For a start there’s a queer female relationship at the heart of it – Lady M and Macbeth are both women, which brings out certain plot elements into sharper relief. For instance, how Macbeth feels about the prophecy that Banquo will be ‘the root and father of many kings’ when Macbeth herself doesn’t have any children. The entire cast is under 26, which, combined with Moira’s cuts to the text and Tash’s creative vision, make for a production that’s very light on its feet. We’re a young company, full of energy, and the story goes at quite a pace in under 90 minutes.

Olivia Dowd and Isabel Adomakoh Young in rehearsals.

What has Moira Buffini’s adaptation brought to the work?

Moira likes to use the word abridgement for what she’s brought to this production – all the words are from the original script but she’s added stage directions that shape our concept of the ‘world’ of the play, and pared down the text to reflect the urgency of the world our Macbeth inhabits.

What was the best thing you saw in the past year on the stage?

I was really blown away by One For Sorrow at the Royal Court, but I can never choose a favourite play! The best ones are the ones that join a conversation with the others in your head – other 2018 favourites have been Misty by Arinze Kene, The Inheritance, RashDash’s Three Sisters, Run It Back by Talawa Theatre Co… 

Is there anything you wish you had seen ever? (The ‘who would you invite from history to a dinner party’ version for theatre)?

I don’t know if I’ll ever get over missing the original Jerusalem starring Mark Rylance. But if I could go back in time I’d love to see Vesta Tilley performing as a drag king, or Sarah Bernhardt as Hamlet in the 1890s!

Why is the NYT important and what can students learn about theatre by becoming a member of the company?

NYT is one of the most important arts institutions in the country – and I promise they’re not paying me to say that. Its history stretches back to the 50s which makes you really feel a part of British theatre. Yes, NYT makes truly exciting theatre with the next generation of young talent. But it also ignites a creative fire in literally hundreds of young people; kids who might never end up working in the arts, but who go back to homes across the nation having made friends they’d never have encountered otherwise, with fresh perspectives and a sense that their voice counts, that they can create things. That feeling stays with you. And for students who want further experience of theatre, nothing compares to working with creatively exciting professional directors and on public-facing, high production-value projects like NYT makes with its members.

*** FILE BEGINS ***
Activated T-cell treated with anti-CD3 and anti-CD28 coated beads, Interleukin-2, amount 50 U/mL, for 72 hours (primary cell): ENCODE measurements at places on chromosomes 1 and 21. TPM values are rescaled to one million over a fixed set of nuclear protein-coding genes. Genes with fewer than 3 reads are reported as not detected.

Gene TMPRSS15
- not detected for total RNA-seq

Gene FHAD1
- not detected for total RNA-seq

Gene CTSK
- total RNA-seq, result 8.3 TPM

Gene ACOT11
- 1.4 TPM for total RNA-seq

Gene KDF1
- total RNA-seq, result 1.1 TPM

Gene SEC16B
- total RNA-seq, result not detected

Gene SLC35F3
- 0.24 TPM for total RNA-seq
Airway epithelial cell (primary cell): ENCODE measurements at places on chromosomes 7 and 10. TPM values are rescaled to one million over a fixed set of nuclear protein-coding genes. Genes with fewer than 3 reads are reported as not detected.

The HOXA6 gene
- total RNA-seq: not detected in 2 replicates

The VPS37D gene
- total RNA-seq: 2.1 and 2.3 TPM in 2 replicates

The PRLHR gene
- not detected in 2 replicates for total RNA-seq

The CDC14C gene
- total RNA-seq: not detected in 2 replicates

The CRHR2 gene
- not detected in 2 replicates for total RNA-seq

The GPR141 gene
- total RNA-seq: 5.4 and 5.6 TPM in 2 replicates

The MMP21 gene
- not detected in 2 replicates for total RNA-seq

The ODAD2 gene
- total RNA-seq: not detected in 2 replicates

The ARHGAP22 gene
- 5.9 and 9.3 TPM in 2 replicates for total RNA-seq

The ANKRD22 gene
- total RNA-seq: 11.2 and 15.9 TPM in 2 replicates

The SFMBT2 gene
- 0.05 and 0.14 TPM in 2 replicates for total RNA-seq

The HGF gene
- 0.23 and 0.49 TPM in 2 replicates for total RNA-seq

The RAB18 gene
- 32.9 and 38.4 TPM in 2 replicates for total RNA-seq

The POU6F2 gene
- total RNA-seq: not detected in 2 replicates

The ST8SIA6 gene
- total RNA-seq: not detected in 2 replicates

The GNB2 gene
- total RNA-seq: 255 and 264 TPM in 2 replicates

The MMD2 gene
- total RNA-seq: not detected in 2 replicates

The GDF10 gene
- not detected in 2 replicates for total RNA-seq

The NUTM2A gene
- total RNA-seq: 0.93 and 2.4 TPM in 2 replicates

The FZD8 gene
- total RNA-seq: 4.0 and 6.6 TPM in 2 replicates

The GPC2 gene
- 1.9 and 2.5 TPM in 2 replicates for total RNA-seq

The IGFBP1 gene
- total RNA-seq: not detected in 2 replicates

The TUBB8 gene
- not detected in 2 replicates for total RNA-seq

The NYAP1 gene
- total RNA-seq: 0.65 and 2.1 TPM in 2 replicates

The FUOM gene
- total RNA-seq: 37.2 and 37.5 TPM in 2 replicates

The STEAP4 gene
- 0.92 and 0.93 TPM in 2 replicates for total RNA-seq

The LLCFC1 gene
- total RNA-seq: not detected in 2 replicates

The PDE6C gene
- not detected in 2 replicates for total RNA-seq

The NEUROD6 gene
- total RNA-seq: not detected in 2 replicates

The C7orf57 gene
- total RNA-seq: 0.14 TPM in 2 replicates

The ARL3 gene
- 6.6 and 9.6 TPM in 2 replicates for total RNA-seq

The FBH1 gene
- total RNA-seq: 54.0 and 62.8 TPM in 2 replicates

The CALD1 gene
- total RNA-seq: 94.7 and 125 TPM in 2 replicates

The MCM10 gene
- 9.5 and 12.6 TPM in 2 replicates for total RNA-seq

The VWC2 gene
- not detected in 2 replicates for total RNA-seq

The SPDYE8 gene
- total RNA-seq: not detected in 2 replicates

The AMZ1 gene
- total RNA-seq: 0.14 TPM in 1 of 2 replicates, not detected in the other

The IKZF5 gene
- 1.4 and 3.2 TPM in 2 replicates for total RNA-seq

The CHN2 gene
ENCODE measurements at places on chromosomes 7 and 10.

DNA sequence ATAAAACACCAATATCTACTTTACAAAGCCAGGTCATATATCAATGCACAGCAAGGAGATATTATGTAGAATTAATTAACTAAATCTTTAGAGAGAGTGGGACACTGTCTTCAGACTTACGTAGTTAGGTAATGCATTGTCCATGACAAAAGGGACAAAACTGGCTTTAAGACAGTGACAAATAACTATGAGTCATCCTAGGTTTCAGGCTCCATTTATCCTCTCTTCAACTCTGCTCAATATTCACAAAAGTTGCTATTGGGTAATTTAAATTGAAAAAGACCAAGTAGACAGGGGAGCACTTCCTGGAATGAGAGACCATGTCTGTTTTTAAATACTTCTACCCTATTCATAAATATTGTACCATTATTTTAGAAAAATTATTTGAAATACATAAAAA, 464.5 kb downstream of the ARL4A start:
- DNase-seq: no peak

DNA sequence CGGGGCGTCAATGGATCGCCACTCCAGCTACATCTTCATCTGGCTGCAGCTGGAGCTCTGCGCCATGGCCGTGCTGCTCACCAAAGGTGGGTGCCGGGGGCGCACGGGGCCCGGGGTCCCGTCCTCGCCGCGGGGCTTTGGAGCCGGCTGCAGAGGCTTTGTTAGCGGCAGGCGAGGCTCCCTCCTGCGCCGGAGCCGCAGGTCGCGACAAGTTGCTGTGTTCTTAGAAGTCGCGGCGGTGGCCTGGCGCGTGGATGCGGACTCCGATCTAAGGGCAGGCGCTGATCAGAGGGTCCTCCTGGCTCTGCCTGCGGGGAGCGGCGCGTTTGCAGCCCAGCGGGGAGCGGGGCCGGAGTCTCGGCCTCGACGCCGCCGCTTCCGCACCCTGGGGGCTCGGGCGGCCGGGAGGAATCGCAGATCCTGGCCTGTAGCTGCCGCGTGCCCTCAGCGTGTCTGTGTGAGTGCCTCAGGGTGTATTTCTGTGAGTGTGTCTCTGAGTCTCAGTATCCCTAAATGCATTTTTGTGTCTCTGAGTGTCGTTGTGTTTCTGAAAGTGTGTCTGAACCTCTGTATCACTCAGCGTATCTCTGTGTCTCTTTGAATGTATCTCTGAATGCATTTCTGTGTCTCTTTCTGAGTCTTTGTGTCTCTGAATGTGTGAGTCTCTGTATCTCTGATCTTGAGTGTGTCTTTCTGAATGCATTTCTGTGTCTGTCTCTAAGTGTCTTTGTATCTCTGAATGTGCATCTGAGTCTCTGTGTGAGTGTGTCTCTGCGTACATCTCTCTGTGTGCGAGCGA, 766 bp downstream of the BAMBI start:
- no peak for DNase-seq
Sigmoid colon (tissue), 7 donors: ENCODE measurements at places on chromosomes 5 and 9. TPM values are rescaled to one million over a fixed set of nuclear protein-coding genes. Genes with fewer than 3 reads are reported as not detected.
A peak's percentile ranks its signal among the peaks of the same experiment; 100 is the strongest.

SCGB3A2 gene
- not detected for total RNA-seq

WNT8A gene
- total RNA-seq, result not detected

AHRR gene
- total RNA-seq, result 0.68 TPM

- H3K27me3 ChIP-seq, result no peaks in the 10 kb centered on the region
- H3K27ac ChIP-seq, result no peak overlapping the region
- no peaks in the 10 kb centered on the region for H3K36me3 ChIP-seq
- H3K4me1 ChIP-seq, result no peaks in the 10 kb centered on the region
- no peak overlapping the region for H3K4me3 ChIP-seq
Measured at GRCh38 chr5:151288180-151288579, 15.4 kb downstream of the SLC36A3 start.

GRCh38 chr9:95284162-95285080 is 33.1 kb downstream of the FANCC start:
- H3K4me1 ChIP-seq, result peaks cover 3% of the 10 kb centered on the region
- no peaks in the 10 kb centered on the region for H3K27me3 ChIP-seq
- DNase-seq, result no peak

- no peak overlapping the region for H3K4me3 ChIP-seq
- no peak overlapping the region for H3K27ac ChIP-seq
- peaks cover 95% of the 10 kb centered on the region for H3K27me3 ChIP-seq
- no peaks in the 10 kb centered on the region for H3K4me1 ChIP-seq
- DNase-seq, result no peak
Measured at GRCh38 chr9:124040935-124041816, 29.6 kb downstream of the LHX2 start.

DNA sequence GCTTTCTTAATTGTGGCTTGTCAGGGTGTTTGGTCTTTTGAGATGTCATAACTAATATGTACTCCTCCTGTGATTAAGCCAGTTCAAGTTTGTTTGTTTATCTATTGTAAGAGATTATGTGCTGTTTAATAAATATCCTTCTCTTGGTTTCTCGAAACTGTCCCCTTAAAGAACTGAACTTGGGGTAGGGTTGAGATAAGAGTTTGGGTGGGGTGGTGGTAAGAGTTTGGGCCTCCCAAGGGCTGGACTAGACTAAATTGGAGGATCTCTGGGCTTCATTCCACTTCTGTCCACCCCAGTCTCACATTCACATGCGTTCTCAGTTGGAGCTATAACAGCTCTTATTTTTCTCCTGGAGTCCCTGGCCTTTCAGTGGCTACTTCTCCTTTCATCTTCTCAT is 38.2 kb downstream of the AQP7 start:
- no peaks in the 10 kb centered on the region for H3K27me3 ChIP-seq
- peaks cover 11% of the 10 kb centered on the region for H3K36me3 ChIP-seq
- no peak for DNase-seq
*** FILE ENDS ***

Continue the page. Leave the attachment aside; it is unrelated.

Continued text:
Many thanks to Isabel for taking the time to answer our questions and to The Corner Shop PR for organising. Macbeth is running at the Garrick Theatre from 20 November to 7 December as part of the National Youth Theatre’s West End Rep Season.

Rehearsal photograph and feature photograph credit: Helen Murray 


Anthony Walker-Cook is a PhD candidate at UCL and is the Theatre editor for London Student. His interests include theatre adaptation, early modern drama, classical myths made modern and all things eighteenth century. For more information please contact: anthony.walker-cook.17@ucl.ac.uk